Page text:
boris
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Re: Question about Sakkayadhitti.

Post by boris »

pegembara wrote: Those who believe in atta believes that there is something that doesn't change(usually the knower/experiencer or doer).
True, but it is tautology. Atta is subjective phenomenon which is felt as permanent or even eternal. In other words subjectivity is associated with notion of immortality - even in the case of an atheist :smile: But of course, in the case of an atheist, on rational level where views are formulated, while he does not deny that he exist as a person so-and-so, he falls into ucchedavada, believing that with death of the body his existence will come to the end.

And as you said puthujjana believes that there is something that doesn't change. But self itself is not a thing in time and space, it needs identification with something - the most obvious - a body.

But since the body is impermanent, cannot be identified as a self - it is plain contradiction. And here comes avijja or more precise, specific kind of avijja which manifest itself as a false perceptions of permanence, pleasure, self, and beauty which make such self-identification possible.

Anatta is of course beyond puthujjanas psychology, nerveless it is quite well recognize by it how people are trying to escape from contradictory and evident impermanence of their bodies. This is another aspect of avijja. Avijja is not simple lack of specific kind of information, or truth, it is aversion to the truth. Not willingness to see things as they are.
The man who wants to avoid grotesque collapses should not look for anything to fulfill him in space and time.

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Re: Question about Sakkayadhitti.

Post by Spiny Norman »

pegembara wrote: Isn't anicca related to anatta? Things are atta only if they don't change. When one talks of anatta, anicca is implied. Those who believe in atta believes that there is something that doesn't change(usually the knower/experiencer or doer).
I think you can look at anicca and anatta as 2 sides of the same coin, the coin being dependent arising.
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SarathW
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Re: Question about Sakkayadhitti.

Post by SarathW »

Hi Spiny
Anatta is not a thing.
Atta is a wrong view that there is a person (doer and experiencer) behind all the phenomena.
:thinking:
“As the lamp consumes oil, the path realises Nibbana”
SarathW
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Re: Question about Sakkayadhitti.

Post by SarathW »

Whatever is inconstant is stress. Whatever is stress is not me, is not what I am, is not my self.


http://dhammawheel.com/viewtopic.php?f= ... 20#p318859

==============
It appears inconstant, stress and not self are three different things.

:thinking:
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Re: Question about Sakkayadhitti.

Post by boris »

Q: When you say: clear and empty, what do you mean?
M: I mean free of all contents. To myself I am neither perceivable nor conceivable; there is nothing I can point out and say: 'this I am'. You identify yourself with everything so easily, I find it impossible. The feeling: 'I am not this or that, nor is anything mine' is so strong in me that as soon as a thing or a thought appears, there comes at once the sense 'this I am not'. Q: Do you mean to say that you spend your time repeating 'this I am not, that I am not'?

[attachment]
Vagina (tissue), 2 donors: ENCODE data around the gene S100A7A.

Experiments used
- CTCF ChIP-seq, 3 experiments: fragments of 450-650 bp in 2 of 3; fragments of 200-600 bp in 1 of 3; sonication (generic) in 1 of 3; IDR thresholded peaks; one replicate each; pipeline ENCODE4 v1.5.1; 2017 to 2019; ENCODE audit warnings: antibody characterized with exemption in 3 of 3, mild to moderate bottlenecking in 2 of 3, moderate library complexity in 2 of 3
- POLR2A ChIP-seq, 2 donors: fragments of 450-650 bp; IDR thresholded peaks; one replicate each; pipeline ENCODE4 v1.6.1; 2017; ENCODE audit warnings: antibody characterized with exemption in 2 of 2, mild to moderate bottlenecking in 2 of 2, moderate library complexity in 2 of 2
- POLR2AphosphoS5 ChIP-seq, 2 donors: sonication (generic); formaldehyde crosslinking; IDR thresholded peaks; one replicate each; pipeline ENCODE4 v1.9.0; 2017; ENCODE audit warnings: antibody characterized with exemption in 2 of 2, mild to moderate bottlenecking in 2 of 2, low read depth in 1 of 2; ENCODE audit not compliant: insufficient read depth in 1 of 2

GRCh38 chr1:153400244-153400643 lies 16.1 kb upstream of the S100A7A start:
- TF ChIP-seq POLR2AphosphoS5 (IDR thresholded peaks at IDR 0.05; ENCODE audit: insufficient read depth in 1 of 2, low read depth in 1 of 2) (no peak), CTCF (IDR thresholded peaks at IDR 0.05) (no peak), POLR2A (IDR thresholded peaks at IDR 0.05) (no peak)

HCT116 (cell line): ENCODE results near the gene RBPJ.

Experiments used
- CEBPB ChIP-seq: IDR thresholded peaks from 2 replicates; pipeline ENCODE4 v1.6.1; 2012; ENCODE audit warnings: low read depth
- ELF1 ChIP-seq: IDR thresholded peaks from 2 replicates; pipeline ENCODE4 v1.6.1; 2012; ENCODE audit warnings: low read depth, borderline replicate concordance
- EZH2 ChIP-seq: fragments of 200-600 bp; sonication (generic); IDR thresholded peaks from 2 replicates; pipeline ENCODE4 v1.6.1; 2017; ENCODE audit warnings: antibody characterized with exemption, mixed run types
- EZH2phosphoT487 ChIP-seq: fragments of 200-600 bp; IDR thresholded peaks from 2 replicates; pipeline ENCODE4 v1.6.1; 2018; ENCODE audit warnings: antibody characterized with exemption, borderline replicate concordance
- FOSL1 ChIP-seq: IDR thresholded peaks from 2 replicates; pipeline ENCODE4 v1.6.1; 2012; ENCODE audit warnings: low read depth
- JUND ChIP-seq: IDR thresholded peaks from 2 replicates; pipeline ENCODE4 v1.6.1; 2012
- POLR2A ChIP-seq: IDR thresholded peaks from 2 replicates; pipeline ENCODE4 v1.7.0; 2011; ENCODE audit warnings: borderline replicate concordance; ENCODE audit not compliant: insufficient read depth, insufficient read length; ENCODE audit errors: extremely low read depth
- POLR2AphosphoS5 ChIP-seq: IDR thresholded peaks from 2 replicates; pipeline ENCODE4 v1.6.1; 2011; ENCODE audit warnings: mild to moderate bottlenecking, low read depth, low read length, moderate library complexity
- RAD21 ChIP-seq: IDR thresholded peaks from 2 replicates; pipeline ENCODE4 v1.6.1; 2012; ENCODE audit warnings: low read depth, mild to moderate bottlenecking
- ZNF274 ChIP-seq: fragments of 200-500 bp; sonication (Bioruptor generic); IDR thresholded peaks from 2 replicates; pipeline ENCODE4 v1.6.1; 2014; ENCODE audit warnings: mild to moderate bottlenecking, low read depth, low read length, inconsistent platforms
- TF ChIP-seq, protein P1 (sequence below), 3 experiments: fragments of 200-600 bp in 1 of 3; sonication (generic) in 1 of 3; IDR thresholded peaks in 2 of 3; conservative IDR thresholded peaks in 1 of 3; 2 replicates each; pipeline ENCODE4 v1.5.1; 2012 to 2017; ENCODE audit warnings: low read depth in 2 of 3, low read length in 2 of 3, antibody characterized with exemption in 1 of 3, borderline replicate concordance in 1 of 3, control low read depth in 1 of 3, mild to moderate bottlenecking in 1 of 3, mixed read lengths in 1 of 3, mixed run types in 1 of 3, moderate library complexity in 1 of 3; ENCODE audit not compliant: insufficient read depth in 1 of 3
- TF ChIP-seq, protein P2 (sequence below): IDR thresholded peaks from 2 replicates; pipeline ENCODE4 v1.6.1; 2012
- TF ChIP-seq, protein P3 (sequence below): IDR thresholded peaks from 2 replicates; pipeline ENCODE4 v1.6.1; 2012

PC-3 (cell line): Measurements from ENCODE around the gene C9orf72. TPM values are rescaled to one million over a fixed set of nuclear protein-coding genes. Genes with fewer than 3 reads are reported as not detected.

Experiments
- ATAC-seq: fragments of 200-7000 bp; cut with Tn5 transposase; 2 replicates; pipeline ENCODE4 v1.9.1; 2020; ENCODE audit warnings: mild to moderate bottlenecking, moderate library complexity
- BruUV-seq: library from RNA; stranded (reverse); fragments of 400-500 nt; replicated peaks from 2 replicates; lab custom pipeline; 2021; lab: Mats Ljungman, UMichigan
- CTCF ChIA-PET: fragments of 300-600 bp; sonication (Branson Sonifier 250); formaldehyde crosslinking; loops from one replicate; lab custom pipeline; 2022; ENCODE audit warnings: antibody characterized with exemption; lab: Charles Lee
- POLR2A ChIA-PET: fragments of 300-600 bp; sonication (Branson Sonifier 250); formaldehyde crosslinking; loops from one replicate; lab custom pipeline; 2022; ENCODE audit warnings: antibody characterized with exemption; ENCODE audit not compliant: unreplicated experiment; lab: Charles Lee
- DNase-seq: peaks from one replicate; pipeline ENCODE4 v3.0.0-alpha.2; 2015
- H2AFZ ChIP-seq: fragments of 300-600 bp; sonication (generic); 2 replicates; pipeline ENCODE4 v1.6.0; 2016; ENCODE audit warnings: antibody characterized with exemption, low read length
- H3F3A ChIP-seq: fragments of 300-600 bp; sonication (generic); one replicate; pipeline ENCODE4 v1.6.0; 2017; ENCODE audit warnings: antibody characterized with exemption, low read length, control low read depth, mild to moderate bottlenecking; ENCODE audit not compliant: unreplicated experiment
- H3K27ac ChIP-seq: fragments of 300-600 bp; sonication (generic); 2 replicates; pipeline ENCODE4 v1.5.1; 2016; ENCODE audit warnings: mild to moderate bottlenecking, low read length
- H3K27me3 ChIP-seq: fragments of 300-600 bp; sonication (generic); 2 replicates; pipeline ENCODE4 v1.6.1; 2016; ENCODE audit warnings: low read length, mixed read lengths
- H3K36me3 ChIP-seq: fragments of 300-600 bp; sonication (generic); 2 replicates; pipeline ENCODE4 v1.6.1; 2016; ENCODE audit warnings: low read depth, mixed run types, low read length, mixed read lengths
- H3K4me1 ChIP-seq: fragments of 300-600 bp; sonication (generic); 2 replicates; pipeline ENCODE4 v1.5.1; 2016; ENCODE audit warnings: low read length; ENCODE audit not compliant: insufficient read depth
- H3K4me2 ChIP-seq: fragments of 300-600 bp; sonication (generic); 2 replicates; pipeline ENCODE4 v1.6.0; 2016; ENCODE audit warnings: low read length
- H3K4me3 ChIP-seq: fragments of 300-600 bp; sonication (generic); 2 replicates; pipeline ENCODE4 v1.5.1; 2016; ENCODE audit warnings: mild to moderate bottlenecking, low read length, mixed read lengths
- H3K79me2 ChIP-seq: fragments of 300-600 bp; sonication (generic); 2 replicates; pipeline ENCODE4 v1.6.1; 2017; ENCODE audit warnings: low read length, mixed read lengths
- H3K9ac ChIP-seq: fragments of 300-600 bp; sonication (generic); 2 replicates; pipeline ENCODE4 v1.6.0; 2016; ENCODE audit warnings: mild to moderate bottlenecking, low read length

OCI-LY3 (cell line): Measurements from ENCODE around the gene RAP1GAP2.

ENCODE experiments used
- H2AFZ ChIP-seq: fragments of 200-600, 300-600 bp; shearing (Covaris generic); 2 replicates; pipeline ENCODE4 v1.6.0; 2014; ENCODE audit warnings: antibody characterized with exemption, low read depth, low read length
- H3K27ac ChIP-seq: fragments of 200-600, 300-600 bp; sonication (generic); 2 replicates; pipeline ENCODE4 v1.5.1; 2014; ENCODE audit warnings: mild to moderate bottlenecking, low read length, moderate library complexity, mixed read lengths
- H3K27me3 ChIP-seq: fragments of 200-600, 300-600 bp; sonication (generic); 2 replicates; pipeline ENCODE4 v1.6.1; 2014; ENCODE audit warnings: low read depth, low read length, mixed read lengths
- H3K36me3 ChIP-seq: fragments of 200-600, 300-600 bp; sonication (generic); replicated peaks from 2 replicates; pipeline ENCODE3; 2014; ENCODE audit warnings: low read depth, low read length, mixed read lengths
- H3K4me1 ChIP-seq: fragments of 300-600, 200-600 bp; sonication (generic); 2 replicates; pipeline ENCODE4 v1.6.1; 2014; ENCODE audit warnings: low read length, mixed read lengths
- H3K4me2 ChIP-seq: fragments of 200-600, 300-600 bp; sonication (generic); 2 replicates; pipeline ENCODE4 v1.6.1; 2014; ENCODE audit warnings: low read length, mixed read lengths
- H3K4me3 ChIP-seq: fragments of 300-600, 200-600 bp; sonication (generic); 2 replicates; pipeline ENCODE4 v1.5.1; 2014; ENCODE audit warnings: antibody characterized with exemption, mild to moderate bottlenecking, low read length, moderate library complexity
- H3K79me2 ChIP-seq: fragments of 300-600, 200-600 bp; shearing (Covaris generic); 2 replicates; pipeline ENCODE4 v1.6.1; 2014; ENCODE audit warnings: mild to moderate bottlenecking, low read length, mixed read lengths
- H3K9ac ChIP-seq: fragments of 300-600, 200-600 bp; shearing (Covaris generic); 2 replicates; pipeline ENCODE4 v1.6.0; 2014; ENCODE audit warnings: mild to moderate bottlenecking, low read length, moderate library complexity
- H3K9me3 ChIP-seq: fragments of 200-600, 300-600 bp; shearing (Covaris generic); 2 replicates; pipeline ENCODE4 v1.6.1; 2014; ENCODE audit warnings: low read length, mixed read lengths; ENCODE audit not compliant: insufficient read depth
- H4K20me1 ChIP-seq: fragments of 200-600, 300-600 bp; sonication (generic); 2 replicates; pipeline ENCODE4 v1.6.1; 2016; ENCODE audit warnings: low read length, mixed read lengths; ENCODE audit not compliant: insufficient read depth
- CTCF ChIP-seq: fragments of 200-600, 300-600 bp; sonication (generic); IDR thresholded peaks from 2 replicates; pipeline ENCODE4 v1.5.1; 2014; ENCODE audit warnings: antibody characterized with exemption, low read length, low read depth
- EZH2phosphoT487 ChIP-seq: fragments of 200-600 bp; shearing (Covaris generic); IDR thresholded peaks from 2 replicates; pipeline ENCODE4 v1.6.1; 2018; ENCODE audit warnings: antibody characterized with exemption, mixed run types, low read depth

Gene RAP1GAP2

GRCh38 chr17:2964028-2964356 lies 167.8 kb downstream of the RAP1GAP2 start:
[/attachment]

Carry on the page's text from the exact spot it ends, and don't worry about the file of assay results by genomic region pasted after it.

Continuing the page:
M: Of course not. I am merely verbalizing for your sake.
From I am That

What really matters? Desidentification. But from common point of view it is rather strange idea. By introducing impermanence and suffering Lord Buddha justify it and make it reasonable.
Therein, Ānanda, the one who says ‘Feeling is my self’ should be asked: ‘Friend, there are these three kinds of feeling—pleasant feeling, painful feeling, and neither-painful-nor-pleasant feeling. Of these three kinds of feeling, which do you consider as self?’

“Ānanda, on the occasion when one experiences a pleasant feeling one does not, on that same occasion, experience a painful feeling or a neither-painful-nor-pleasant feeling; on that occasion one experiences only a pleasant feeling. On the occasion when one experiences a painful feeling one does not, on that same occasion, experience a pleasant feeling or a neither-painful-nor-pleasant feeling; on that occasion one experiences only a painful feeling. On the occasion when one experiences a neither-painful-nor-pleasant feeling one does not, on that same occasion, experience a pleasant feeling or a painful feeling; on that occasion one experiences only a neither-painful-nor-pleasant feeling.

“Ānanda, pleasant feeling is impermanent, conditioned, dependently arisen, subject to destruction, falling away, fading out, and ceasing. Painful feeling is impermanent, conditioned, dependently arisen, subject to destruction, falling away, fading out, and ceasing. Neither-painful-nor-pleasant feeling is impermanent, conditioned, dependently arisen, subject to destruction, falling away, fading out, and ceasing.

“If, when experiencing a pleasant feeling, one thinks: ‘This is my self,’ then with the ceasing of that pleasant feeling one thinks: ‘My self has disappeared.’ If, when experiencing a painful feeling, one thinks: ‘This is my self,’ then with the ceasing of that painful feeling one thinks: ‘My self has disappeared.’ If, when experiencing a neither-painful-nor-pleasant feeling, one thinks: ‘This is my self,’ then with the ceasing of that neither-painful-nor-pleasant feeling one thinks: ‘My self has disappeared.’

“Thus one who says ‘Feeling is my self’ considers as self something which, even here and now, is impermanent, a mixture of pleasure and pain, and subject to arising and falling away. Therefore, Ānanda, because of this it is not acceptable to consider: ‘Feeling is my self.
http://suttacentral.net/en/dn15

“Thus one who says ‘Feeling is my self’ considers as self something which, even here and now, is impermanent, a mixture of pleasure and pain, and subject to arising and falling away. Therefore, Ānanda, because of this it is not acceptable to consider: ‘Feeling is my self.

Unintelligent people insist that the Lord Buddha deny existence of the Self - that is something eternal and changeless. But they are quite sure, that they do exist and do not see that their own so called "daily self" on emotional level aspire exactly to the permanency of this Self or Soul so easily negated by them.